Extra virgin olive oils (regional or estate-bottled)
I thought that I would rekindle an old thread originally title "Extra Virgin". The challenge was to find reasonably priced olive oils. Since most of my family has given up on butter, I've been keeping my eye out for olive oil that is used primarily (1) for dipping fresh crusty bread into; and (2) for salads.
I somehow didn't make it to the Danforth -- parking has been tight the few times that I passed by -- so since we were up at the Eddie Bauer Outlet on Aviva Drive (Weston Road, north of Steeles, west of the Toronto Star plant facing the 400), I took the suggestion of dropping by Seafood Depot next door.
Seafood Depot has changed a lot since I last entered it, probably 2 or 3 years ago. They used to have retail in the front. Now the entry to retail is on the east side, towards the back. In addition, when I was there before, it seemed to be primarily frozen seafood. Now, the Italian roots appear to be showing, as there are gifts and cooking ware, as well as a good choice of Italian foods.
As indicated in previous posts, my usual olive oil (from No Frills) is Carapelli. When Knob Hill Farms was around, I used to get Colavita, which didn't have quite as strong a taste as Lupi, but was cheaper and easier to find.
I now have a large inventory of olive oils -- $70 worth -- and maybe I'll have to schedule an olive oil tasting with friends! I'm not in a hurry to try these all, but will open them over time. In addition, I borrowed a copy of "The Olive Oil Companion" (1997) by Judy Ridgway, that is in circulation from the Toronto Public Library. I didn't actually take the book with me to Seafood Depot, but since it will take me months to even taste a lot of these oils, I'll provide the Ridgway tasting notes.
Horio Extra Virgin, 3L $19.99: This was what I was looking for, although I wasn't immediately looking for this much. Seafood Depot didn't have a smaller size. I'll open this after I've drained a few of the other bottles.
Mantova 1L $8.49: Ridgway says "aroma of sweet apples and lemons, smooth, sweet, medium pepper and some grassiness". Seafood Depot had the single-estate bottled Colle Monacesco which was a little more expensive, which I'll try another time I feel extravagant.
San Giuliano 1L $7.99: This is the first oil I've opened and tried. Ridgway says "lemons, apples, tomato skins, depth of fruit with complex wild flower flavours and light peppers". I think that this is a good Italian olive oil -- remember, I was looking for heavier Crete-style flavours. I find that pepperiness seems to improve after the oil has been sitting in a dish for 20 minutes.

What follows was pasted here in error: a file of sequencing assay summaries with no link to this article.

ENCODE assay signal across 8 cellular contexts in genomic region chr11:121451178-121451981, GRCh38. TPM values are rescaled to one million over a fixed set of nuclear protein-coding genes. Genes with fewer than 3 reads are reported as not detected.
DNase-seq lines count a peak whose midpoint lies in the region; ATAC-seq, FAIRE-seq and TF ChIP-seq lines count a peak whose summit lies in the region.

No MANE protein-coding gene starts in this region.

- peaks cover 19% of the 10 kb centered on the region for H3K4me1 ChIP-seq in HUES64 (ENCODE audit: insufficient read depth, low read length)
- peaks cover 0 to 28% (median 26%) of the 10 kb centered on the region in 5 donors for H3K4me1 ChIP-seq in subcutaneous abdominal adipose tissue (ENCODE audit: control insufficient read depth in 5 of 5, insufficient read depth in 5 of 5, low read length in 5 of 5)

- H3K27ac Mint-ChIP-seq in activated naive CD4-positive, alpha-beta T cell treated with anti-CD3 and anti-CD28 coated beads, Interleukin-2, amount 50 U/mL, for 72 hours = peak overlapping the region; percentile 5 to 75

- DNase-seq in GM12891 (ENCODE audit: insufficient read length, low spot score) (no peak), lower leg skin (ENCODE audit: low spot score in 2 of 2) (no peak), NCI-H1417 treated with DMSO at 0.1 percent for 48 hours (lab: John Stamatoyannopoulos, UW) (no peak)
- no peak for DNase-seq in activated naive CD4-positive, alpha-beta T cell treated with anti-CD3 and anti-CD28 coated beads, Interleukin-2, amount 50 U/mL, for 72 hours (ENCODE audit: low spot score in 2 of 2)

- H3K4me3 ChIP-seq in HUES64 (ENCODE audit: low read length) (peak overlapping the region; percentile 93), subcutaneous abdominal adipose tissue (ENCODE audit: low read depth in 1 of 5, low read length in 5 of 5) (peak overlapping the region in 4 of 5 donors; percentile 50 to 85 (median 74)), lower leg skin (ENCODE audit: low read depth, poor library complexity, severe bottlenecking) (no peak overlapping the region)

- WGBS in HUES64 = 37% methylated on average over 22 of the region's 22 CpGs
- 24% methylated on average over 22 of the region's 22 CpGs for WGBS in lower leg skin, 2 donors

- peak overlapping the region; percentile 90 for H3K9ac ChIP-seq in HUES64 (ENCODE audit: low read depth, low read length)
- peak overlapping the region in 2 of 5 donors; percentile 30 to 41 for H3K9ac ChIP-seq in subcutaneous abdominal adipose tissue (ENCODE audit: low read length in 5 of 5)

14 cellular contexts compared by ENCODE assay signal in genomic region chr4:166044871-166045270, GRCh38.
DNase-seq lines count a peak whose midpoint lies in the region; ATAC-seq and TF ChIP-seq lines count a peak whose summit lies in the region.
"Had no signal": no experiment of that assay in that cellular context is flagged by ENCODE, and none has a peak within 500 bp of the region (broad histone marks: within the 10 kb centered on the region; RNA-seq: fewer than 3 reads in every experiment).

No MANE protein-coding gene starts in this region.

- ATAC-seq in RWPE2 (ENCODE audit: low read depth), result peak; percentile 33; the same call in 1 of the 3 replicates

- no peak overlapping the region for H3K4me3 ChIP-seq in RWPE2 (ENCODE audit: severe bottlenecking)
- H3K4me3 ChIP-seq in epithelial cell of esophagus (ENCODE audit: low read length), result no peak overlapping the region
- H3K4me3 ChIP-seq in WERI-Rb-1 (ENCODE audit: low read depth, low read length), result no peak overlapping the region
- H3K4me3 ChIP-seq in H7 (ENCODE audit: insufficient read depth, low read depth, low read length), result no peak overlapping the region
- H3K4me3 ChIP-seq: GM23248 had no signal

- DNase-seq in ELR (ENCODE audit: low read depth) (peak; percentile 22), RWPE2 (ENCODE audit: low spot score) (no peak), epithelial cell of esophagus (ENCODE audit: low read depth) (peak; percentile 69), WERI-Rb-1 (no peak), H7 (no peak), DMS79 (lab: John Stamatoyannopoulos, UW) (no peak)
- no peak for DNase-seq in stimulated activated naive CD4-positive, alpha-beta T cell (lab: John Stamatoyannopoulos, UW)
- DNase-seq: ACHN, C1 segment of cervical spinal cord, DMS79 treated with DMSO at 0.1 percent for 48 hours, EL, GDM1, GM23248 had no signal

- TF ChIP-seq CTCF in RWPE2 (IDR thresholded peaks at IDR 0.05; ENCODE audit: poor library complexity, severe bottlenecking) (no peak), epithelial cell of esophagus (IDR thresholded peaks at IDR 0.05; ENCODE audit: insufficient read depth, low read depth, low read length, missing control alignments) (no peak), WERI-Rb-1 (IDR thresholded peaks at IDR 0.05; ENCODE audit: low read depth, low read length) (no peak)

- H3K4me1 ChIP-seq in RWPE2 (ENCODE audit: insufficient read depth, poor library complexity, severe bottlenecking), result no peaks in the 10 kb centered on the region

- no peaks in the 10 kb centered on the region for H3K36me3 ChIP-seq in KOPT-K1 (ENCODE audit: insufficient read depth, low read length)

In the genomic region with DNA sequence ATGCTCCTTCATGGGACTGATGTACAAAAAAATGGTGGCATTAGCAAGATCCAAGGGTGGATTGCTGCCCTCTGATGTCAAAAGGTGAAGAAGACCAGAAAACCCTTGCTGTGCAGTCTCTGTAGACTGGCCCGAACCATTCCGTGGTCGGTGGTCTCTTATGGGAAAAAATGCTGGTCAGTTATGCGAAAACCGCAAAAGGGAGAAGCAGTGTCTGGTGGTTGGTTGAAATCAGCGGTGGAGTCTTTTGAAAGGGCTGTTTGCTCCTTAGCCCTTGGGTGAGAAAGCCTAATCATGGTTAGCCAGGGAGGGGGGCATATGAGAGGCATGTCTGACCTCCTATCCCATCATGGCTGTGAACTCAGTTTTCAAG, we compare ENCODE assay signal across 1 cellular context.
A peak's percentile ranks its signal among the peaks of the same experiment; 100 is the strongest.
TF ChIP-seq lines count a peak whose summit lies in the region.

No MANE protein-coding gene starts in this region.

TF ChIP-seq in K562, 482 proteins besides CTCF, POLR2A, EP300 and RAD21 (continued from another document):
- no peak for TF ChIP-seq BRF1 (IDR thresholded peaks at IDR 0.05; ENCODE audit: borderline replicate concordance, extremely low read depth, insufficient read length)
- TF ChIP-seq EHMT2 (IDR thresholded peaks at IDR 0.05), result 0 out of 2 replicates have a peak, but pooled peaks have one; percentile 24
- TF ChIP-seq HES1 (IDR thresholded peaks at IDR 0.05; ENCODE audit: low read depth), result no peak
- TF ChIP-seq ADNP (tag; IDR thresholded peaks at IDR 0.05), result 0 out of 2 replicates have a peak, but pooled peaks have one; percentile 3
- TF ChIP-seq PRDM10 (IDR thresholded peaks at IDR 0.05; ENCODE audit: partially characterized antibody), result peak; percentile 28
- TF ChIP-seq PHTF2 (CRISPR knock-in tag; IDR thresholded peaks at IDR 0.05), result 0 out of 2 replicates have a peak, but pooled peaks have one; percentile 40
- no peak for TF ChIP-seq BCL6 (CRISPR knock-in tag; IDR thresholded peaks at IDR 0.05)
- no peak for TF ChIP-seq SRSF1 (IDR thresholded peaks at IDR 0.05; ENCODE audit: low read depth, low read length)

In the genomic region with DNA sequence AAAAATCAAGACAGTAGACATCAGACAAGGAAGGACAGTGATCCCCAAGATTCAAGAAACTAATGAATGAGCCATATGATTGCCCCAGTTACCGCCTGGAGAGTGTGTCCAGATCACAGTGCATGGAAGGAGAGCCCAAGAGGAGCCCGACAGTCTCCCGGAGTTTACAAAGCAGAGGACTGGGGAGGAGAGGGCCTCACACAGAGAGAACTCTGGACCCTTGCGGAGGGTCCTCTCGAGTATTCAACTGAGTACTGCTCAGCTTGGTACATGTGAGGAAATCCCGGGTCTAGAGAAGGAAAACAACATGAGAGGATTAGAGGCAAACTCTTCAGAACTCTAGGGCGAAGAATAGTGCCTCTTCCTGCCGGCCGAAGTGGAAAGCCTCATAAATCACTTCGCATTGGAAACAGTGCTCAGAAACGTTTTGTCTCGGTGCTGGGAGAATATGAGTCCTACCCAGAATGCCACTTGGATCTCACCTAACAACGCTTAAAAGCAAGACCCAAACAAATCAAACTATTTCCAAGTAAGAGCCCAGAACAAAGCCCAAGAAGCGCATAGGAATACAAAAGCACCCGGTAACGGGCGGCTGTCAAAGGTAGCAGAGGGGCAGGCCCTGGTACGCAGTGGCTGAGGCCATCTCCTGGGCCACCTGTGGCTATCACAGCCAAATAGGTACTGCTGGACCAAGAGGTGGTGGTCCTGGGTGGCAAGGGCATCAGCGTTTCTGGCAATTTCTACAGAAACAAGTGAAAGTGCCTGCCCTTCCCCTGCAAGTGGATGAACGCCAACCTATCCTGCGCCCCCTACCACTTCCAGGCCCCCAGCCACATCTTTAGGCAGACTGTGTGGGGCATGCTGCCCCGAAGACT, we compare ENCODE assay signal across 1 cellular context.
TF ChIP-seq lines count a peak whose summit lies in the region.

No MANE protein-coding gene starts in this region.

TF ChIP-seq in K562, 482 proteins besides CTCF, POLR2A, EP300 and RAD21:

Bertolli Rocca Oliveto 750ml $6.49: This looks to be an estate-bottled oil from one of the more recognizable names in the business. (I haven't got more information on it, or tasted it, yet).
Iliada 750ml $6.19: Ridgway says a regional (rather than estate-bottled) Greek oil, from the Kalamata (Peloponnese) area. It's described as "strong aroma of hay and dried grasses with an aromatic but fruity taste, unusual".
Ardoino Fructus 500ml $8.99: This is an estate-bottled brand, and Ridgway cites the sister Ardoino Biancardo as "probably the rarest oil in the world". Fructus is described as "lightly fruity with a touch of grassiness and a peppery aftertaste". This sounds like a step up. It comes wrapped in a gold-colored foil, and would probably make a nice gift to a gourmet.
Michelotti Extra Vergine 750ml $7.49: My searches haven't uncovered anything on this brand. Tall, rectangular bottle.
Mantova Grand Aroma Picante Flavoured Oil Oil 250ml $3.99: Probably not estate-bottled, but has chili flakes floating in it. I've been looking for some chili olive oil -- Il Fornello on Danforth used to serve it and sell it, but doesn't sell it anymore. I've seen recipes to do it at home, but cautions on the leaving oils in the sunlight to develop botulism scare me.
This wasn't the full range of olive oils at Seafood Depot, just the most interesting to me. There were more expensive oils into the $20 range for 500ml or 750ml sizes. (After I educate my palate a bit more, I would need to take some books with me when selecting those oils). They had large sizes of Colavita, as well as a Portuguese brand.
So, that's the list. I'll try to give impressions over the next few months, but would also encourage Chowhounds who have tried more than a few oils to contribute their own comments.
I haven't finished the 1L bottle of San Giuliano -- I've been using it both for dipping and cooking -- but I have finished the open bottle of Carapelli that has been the household standard. (I note that over the holiday season, Carapelli 750ml was only $3.99 at No Frills on Carlaw).
I opened the 1L Mantova extra virgin -- remember that this isn't the single-estate bottled Colle Monacesco, but "normal" extra virgin. I tried dipping some fresh Calabrese bread into it -- and I'll now be using this oil only for cooking. Compared to the San Giuliano, which has aromatic up front and pepperiness in the aftertaste, the Mantova tastes just like ... olives. It's a flat oiliness that sits around on the back of the throat, that doesn't drive me to dip into it again.
I actually prefer Carapelli -- which has a lighter taste that is less olive -- to the Mantova. It may take a while to open another bottle, since I'll be using the Mantova for cooking and the San Giuliano for dipping. Live and learn.